Tue, Nov 09, 2010 - Page 7 News List

World News Quick Take



Death sparks succession talk

The death of a North Korean military official and the naming of leader-in-waiting Kim Jong-un to the funeral preparation committee was jumped on by South Korean media yesterday as showing he had risen to second-in-command. South Korean media concluded that by being named immediately after leader Kim Jong-il to the funeral committee by the North’s state-run news agency KCNA, the leader’s third son had been elevated to the second highest position in the secretive state. The latest sequence is the clearest signal yet that he is officially in line to take over from his ailing 68-year-old father, Yonhap news agency reported.


Poll workers investigated

Hundreds of part-time workers used by an election body in a disputed September parliamentary vote are being questioned by a UN-backed watchdog for possible involvement in fraud, officials said yesterday. The Independent Election Commission has already thrown out almost a quarter of the 5.6 million votes cast in the Sept. 18 ballot. Final results still have not been announced. The commission said the names of almost 1,100 of its part-time workers had been given to the UN-backed Electoral Complaints Commission for checks into their possible involvement in fraud.


Man lives with rotting corpse

A man murdered his Thai girlfriend then lived with her rotting corpse in the lounge for almost a month as he read jokes to cheer himself up, a court was told yesterday. Gordon Hieatt, 47, pleaded not guilty in Auckland High Court to strangling Nuttidar Vaikaew in April last year, news agency NZPA reported. Prosecutor Rachael Reed said Hieatt killed Vaikaew, a Thai sex worker, during an argument in her Auckland apartment, then left her body on a bed in a curtained-off corner of the lounge. She said Hieatt’s computer records showed he allegedly admitted the killing and said he read jokes all day to cheer himself up.


Boy crushed by elephant

A 14-year-old boy was trampled to death by a wild elephant in southern Vietnam, a local official said yesterday. The boy was traveling to a jungle fishing area in Dong Nai Province with his stepfather and cousin on Sunday when the elephant attacked, official Ngo Van Son said. “The elephant got mad when hearing the noise of the motorcycles. The two adults ran away as the elephant approached, but the boy was stuck with the motorcycles,” he said. Son said the boy became trapped underneath the bikes and was crushed by the elephant.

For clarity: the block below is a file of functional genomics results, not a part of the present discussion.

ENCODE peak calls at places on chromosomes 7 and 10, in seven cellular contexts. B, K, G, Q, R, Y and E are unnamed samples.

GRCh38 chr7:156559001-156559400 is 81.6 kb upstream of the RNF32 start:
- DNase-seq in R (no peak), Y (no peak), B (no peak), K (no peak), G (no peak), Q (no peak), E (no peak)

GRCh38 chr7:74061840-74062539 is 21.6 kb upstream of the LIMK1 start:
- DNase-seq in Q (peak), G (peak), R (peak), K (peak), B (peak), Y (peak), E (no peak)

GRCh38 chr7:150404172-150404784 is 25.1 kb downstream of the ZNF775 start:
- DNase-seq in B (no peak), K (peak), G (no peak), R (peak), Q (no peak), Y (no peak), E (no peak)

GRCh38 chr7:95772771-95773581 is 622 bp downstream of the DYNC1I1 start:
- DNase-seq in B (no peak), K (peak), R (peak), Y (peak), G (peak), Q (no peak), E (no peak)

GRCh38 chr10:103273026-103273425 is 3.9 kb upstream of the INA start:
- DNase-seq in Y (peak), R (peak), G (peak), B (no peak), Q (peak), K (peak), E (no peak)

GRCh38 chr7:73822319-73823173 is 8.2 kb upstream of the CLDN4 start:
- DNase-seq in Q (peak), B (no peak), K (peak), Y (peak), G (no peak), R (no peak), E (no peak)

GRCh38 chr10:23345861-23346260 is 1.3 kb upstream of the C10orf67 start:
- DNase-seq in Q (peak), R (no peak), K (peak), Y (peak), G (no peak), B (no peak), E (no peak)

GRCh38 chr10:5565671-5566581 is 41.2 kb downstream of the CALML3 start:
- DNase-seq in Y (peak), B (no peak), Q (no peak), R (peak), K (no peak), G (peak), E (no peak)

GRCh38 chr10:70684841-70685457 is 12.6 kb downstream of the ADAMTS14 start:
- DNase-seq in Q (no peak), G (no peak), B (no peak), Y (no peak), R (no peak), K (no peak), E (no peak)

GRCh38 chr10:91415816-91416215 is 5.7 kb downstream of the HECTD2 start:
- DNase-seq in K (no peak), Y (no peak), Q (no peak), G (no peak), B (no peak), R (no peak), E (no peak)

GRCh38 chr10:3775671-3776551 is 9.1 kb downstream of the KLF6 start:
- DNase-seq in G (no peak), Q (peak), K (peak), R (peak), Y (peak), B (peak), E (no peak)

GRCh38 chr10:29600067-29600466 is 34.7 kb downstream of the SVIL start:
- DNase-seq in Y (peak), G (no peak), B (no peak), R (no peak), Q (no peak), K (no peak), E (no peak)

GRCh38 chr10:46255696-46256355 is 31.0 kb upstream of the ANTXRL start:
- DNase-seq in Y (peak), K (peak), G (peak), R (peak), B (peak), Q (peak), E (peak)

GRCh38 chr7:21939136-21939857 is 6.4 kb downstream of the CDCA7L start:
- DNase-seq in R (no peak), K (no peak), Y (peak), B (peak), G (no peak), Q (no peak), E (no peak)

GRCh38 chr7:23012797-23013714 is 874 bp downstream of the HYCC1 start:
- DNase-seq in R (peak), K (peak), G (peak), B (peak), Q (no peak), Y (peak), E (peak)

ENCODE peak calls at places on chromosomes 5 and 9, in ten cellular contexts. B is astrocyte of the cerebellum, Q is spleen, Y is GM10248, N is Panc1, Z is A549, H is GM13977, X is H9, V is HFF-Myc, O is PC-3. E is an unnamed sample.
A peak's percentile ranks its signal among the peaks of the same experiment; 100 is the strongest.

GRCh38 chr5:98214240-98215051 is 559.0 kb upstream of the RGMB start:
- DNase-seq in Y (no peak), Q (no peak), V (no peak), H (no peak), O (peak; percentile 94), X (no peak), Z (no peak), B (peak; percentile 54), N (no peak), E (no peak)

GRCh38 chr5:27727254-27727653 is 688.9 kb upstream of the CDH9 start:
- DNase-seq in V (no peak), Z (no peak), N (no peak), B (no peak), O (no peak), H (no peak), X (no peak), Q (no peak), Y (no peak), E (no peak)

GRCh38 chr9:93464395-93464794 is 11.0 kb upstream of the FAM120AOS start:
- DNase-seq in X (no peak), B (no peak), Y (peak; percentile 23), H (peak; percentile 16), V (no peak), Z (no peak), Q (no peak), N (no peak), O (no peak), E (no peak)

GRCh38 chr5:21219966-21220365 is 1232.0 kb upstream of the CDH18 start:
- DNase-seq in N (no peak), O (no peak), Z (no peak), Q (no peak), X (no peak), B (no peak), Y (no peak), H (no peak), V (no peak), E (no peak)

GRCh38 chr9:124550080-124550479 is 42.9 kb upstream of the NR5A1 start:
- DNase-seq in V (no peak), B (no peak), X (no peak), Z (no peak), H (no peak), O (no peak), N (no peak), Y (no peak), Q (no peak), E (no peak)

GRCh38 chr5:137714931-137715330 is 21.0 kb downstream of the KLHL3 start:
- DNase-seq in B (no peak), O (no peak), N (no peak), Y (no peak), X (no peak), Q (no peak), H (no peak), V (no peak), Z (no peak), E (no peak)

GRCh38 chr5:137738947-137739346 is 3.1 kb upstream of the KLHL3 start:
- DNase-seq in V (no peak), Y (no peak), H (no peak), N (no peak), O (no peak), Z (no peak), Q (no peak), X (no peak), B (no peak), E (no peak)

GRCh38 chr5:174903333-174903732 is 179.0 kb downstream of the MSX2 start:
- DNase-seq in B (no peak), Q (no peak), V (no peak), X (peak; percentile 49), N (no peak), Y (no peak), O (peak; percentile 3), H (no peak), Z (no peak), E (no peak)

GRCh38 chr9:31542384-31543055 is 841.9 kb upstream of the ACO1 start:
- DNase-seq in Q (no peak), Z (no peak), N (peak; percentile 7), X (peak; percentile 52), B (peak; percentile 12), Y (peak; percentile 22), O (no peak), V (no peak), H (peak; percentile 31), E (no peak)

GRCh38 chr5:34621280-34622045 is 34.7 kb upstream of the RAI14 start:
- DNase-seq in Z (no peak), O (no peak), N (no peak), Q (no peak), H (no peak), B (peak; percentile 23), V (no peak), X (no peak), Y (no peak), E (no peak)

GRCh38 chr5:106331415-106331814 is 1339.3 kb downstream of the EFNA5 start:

MP3 jail sentence upheld

A court ruled yesterday that possession of instrumental music with titles praising North Korea violates a tough national security law. The supreme court upheld a two-year jail term, suspended for four years, given to a female activist identified only as Song. Song was charged in 2008 with storing 14 MP3 music files with titles praising North Korea on a USB storage device.


Rebels angry over statement

Muslim separatist rebels urged the government yesterday to retract a statement blaming them for a deadly bus bombing. Moro Islamic Liberation Front spokesman Von al Haq said the comments by Defense Secretary Voltaire Gazmin were meant to discredit the group ahead of the planned resumption of negotiations.


Guilty plea in uranium case

Two Armenian men have pleaded guilty during a secret trial to smuggling highly-enriched uranium into Georgia and trying to sell it to an undercover agent, the Georgian interior ministry said yesterday. Sumbat Tonoian and Hrant Ohanian were arrested in a sting operation in March after they smuggled the 18g of uranium from Armenia into Georgia, Interior Ministry spokesman Shota Utiashvili said. He said they tried to sell it for US$1.5 million to an agent they believed represented Islamic radicals. Utiashvili called the operation “a big success for our nuclear smuggling unit,” after Georgia in recent years received nearly US$50 million in aid from Washington to help it combat trafficking in nuclear materials.

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